Thank you so much for the great advice guys (or girls)! It is very much appreciated. Looks like either an Electra Townie or a Worksman cycle is in my near future. I was looking at the websites for these and I'm wondering what upgrades you guys would recommend getting for a guy of my weight? Thank you so much again.
maddesa is offline   Reply With Quote
Old 11-14-17, 04:46 PM   #7
mthorste
Newbie
 
Join Date: Sep 2017
Bikes:
Posts: 4
Mentioned: 0 Post(s)
Tagged: 0 Thread(s)
Quoted: 1 Post(s)
Quote:
Originally Posted by dabac View Post
There are bikes thatíll keep your upper body vertical w/o sacrificing the ability to get out of saddle.
Townies - the TYPE, not the model. AKA Dutch bikes. A hybrid with a bar and stem swap.

This isnít about grinding it out minute after minute, itís about unweighting the saddle for a few seconds at a time when passing a foreseen bump.
Absolutely correct!
mthorste is offline   Reply With Quote
Old 11-15-17, 07:09 AM   #8
mthorste
Newbie
 
Join Date: Sep 2017
Bikes:
Posts: 4
Mentioned: 0 Post(s)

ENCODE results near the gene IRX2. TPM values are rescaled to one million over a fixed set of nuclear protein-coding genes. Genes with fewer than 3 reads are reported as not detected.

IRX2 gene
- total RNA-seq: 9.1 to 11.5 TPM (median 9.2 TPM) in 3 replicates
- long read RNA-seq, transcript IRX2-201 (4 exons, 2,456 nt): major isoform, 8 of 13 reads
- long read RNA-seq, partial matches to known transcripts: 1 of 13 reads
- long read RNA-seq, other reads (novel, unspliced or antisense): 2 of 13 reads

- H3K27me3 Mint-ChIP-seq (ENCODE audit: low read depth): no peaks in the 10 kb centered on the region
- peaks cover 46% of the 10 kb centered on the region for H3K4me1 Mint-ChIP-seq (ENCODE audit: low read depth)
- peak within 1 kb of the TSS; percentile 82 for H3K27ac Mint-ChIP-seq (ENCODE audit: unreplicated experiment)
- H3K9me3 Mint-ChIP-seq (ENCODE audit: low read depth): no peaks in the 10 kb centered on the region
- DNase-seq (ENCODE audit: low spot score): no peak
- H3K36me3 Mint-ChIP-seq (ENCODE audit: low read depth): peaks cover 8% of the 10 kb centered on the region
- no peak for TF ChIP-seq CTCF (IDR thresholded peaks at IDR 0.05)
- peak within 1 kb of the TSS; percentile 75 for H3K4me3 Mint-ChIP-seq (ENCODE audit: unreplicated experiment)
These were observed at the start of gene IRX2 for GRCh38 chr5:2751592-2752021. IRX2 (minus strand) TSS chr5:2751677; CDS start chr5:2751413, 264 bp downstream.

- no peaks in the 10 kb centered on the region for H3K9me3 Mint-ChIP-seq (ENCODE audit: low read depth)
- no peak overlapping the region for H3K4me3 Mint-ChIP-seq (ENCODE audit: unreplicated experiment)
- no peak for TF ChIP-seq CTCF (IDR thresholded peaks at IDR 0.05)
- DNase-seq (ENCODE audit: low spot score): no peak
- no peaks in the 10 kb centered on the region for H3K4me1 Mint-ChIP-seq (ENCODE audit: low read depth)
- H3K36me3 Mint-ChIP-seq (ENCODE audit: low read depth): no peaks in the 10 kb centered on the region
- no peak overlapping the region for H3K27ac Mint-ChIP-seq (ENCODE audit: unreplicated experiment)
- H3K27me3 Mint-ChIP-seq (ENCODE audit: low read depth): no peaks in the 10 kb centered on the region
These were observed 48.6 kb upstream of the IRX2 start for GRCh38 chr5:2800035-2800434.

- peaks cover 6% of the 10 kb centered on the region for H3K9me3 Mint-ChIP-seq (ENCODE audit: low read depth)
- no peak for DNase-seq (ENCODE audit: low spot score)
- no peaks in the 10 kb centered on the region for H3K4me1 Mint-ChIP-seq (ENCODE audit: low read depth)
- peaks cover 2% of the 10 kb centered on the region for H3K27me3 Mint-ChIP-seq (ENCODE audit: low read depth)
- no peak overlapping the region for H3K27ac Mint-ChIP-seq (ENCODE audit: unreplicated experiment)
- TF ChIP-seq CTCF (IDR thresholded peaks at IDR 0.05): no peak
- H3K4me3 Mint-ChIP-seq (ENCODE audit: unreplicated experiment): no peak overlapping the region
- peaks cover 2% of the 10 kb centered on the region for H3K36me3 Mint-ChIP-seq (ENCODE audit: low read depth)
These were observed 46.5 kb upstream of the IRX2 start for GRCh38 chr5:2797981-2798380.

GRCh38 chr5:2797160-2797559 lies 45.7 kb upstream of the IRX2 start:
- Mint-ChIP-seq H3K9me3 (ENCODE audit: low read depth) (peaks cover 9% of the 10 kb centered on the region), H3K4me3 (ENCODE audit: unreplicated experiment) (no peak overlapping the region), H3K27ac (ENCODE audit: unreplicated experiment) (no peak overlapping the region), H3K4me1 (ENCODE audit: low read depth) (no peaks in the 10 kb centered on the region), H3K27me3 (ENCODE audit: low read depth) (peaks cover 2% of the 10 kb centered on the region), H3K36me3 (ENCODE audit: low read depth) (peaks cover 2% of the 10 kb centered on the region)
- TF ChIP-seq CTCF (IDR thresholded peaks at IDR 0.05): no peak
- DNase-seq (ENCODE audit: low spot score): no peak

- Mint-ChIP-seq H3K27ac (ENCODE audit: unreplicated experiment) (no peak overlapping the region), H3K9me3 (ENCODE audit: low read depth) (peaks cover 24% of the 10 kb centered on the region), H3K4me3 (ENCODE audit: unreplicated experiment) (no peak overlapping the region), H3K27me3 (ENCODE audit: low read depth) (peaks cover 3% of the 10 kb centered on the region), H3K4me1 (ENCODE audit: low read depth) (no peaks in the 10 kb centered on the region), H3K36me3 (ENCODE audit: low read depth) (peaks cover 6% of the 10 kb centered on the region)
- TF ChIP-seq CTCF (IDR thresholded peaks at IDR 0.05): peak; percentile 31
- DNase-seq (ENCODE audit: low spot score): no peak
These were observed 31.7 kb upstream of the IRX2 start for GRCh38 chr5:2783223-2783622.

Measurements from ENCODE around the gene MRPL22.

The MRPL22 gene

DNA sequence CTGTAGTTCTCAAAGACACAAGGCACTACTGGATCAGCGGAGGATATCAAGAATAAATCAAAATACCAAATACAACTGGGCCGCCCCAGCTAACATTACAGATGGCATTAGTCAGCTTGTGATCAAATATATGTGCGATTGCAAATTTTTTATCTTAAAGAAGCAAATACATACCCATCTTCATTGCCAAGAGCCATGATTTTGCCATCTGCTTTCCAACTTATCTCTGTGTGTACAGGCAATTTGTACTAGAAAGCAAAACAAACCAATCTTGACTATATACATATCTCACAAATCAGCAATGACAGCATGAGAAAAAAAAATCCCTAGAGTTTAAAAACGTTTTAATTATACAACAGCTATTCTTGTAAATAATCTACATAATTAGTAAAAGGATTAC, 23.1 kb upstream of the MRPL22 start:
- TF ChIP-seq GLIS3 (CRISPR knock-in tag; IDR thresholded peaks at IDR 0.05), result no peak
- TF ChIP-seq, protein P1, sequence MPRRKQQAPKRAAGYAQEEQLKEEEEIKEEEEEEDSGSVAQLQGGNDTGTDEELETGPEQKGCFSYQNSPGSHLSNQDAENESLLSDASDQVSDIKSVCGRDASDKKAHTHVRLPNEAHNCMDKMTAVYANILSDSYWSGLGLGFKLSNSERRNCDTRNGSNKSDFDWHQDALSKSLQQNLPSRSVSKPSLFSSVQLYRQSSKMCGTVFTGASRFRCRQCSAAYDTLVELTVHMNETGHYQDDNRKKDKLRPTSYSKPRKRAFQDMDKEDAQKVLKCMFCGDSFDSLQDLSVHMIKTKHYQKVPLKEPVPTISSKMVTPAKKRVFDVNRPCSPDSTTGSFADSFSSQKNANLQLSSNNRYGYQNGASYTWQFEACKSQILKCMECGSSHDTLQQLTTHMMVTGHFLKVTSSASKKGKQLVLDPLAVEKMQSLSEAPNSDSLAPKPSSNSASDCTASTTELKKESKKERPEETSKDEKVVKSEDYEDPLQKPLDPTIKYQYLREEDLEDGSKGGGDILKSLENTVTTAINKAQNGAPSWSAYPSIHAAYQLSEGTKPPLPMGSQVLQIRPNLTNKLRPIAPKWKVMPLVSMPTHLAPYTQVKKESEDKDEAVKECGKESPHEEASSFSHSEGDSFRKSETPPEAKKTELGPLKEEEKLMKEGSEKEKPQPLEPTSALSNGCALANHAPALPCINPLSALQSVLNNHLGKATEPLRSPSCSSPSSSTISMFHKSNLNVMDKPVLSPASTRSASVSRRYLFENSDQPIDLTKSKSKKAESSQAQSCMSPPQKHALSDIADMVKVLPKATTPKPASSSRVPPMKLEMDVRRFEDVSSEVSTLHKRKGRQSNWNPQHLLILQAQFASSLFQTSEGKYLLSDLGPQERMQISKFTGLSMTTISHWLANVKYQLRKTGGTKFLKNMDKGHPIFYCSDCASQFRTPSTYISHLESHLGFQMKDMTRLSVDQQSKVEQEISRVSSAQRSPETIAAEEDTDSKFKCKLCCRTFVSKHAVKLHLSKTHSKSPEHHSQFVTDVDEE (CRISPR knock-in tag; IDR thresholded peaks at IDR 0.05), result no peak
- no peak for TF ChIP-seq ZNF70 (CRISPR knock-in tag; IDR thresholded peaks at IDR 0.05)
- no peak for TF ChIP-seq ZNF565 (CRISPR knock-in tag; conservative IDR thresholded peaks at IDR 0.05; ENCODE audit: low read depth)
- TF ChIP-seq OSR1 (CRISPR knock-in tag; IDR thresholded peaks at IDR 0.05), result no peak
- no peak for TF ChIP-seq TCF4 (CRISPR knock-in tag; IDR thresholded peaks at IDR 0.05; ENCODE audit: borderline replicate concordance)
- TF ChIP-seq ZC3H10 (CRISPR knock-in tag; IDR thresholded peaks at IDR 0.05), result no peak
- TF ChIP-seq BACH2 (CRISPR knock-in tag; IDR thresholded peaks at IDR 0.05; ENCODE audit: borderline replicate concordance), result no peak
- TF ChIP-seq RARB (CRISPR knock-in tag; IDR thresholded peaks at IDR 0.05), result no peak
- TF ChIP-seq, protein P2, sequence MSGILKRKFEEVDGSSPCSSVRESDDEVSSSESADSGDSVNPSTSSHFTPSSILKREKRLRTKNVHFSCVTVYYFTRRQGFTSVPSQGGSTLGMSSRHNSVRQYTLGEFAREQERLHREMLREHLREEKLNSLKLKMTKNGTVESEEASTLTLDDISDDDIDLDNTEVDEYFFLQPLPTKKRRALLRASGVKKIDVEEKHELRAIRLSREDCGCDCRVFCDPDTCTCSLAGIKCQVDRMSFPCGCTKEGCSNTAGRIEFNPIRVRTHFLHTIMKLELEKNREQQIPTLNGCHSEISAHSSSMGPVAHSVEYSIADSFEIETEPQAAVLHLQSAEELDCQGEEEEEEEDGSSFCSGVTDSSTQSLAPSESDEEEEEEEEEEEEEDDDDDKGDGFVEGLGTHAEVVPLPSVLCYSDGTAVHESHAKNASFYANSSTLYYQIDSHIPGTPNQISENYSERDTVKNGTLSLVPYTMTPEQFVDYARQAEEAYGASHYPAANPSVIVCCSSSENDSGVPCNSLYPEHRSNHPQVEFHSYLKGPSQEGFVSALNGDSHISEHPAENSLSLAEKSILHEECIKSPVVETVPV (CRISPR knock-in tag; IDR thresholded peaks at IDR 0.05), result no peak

Tagged: 0 Thread(s)
Quoted: 1 Post(s)
Quote:
Originally Posted by maddesa View Post
Thank you so much for the great advice guys (or girls)! It is very much appreciated. Looks like either an Electra Townie or a Worksman cycle is in my near future. I was looking at the websites for these and I'm wondering what upgrades you guys would recommend getting for a guy of my weight? Thank you so much again.
Like I mentioned, I just had a beefier rear wheel built. 36 spoke count vs the factory installed 32, 12g spokes vs the 14g and the rim I have is a bit wider as well. The hub is a bit beefier too and did not come with quick release. My wheel only cost me about $60 but I'm sure you could get an even better one but why? Mine works great and is only temporary to me losing enough weight to where I can put the factory wheel back on. In fact, my plan is to lose enough weight over time to where I can purchase a nice road bike. I love my Townie (my wife has one too) and I will always ride it even if I do get a road bike.
mthorste is offline   Reply With Quote
Reply


Thread Tools Search this Thread
Search this Thread:

Advanced Search

Posting Rules
You may not post new threads
You may not post replies
You may not post attachments
You may not edit your posts

BB code is On
Smilies are On
[IMG] code is On
HTML code is Off



All times are GMT -6. The time now is 08:29 AM.


We are a participant in the Amazon Services LLC Associates Program, an affiliate advertising program designed to provide a means for us to earn fees by linking to Amazon.com and affiliated sites.
 
  • Ask a Question
    get answers from real people!
Click to start entering your question.
I HAVE A QUESTION